Peloton Strides Boldly on Treadmill
Peloton, maker of sleek and expensive stationary bikes, finds itself in a sweaty position over another of its products, its sleek and expensive treadmill. The company is taking a strong stance, which, while a tough call in this instance, is probably a mistake.
On Saturday, the U.S. Consumer Product Safety Commission issued a press release warning people with children or pets at home to stop using the Tread+ machine. The government agency said it was aware of 39 accidents, including one resulting in a child’s death, related to the product. The agency also called on the company to recall the treadmill, according to Consumer Reports.
Peloton responded the same day with its own lengthy press release in which it called the government bulletin “inaccurate and misleading.” It said that, as long as safety guidelines are followed, “there is no reason to stop using the Tread+.” Those guidelines include keeping children and pets away from the $4,300 machine (pictured).
The company mentioned that it had informed the CPSC last month when it learned of the child’s death. Peloton CEO John Foley also issued a statement at that time that garnered wide coverage.
The conflict is having some effects. Wall Street Journal reporter Sharon Terlep noted the rarity of “public clashes with the CPSC.” Peloton’s stock dropped more than 7 percent Monday and another 6 percent yesterday; investor lawyers are already circling. Also Monday, U.S. Rep. Jan Schakowsky, an Illinois Democrat who chairs a consumer-protection subcommittee, said the company should recall the Tread+ (CEO Foley said it would not do that).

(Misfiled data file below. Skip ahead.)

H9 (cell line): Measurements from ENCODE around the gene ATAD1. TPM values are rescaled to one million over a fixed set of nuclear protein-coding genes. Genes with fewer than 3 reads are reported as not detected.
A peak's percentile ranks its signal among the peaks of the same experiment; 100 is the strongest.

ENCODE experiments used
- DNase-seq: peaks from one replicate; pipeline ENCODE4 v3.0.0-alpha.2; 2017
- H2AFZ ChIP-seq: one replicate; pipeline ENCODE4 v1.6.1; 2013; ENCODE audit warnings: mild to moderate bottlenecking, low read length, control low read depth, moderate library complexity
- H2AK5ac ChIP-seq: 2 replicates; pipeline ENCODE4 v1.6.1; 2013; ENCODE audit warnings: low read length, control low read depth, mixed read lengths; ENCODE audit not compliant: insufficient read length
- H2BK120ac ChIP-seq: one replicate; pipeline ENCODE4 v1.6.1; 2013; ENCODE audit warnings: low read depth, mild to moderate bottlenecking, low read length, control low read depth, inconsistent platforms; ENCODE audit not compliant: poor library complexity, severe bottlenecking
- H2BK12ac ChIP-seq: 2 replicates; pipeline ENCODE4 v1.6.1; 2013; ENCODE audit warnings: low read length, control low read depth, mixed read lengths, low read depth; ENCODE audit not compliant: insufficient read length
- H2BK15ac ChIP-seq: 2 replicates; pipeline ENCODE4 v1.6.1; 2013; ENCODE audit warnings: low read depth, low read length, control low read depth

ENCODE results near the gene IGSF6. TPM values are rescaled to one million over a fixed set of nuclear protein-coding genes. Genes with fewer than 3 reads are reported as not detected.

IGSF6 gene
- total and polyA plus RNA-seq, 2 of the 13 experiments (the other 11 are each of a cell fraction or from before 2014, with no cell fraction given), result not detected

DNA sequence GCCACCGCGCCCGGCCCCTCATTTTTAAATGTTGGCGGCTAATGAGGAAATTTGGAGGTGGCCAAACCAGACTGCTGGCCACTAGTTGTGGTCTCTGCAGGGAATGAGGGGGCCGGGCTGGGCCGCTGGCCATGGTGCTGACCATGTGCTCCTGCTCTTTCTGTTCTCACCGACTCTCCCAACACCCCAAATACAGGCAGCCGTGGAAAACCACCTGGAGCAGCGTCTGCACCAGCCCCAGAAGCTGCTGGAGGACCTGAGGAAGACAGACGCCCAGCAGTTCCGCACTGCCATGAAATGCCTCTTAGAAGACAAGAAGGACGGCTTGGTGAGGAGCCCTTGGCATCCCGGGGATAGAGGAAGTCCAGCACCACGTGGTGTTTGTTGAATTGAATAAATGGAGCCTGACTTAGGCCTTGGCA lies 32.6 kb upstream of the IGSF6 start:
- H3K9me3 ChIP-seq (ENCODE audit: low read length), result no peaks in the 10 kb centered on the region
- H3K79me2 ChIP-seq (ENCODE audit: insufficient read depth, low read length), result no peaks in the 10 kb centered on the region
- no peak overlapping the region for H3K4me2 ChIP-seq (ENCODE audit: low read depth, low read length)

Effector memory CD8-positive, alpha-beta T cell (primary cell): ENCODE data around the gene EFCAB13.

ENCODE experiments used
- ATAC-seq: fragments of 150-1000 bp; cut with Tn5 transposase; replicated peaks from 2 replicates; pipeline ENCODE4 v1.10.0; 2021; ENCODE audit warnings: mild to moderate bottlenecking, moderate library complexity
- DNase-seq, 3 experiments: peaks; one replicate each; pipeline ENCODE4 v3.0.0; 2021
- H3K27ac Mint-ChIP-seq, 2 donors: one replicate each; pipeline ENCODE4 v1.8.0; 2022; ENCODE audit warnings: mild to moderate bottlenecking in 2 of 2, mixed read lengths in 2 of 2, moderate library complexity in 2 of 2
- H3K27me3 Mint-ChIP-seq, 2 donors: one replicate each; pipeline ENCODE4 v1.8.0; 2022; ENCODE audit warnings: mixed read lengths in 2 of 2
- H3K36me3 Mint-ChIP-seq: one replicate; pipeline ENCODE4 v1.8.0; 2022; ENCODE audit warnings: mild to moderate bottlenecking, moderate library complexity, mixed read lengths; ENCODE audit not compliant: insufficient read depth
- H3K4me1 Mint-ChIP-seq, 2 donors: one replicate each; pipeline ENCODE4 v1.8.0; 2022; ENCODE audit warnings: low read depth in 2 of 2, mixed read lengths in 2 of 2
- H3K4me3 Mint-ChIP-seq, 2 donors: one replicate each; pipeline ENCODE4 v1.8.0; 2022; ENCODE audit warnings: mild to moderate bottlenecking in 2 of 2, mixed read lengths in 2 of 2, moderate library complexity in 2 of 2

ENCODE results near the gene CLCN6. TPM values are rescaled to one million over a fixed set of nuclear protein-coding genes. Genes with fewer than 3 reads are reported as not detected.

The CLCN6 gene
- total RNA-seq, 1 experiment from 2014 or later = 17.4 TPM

Peloton finds itself confronted with a fight-or-flight situation. It’s chosen to fight. In its April 17 release, the company — clearly miffed — went after the CPSC, saying it was disappointed the agency decided to speak out on its own rather than cooperate with the company, which it had offered to do, it said.
Stop Using the Peloton Tread+ pic.twitter.com/afRBom78qo
— US Consumer Product Safety Commission (@USCPSC) April 17, 2021
The problem is that many people will view Peloton as being insensitive concerning a serious crisis that includes a child’s death. A consumer backlash wouldn’t be unheard of. William Wallace, Consumer Reports’ manager of safety policy, said the company’s response was “outrageous” and that it “should put safety first.”
Peloton’s position is: It’s not the product — you’re using it wrong. It may believe that, but it comes off as too defensive. It would be better to hit the “cool down” button on the Tread+ — to pause the product until the situation is dealt with. We wouldn’t be surprised if it ends up doing that.
Photo Credit: Peloton
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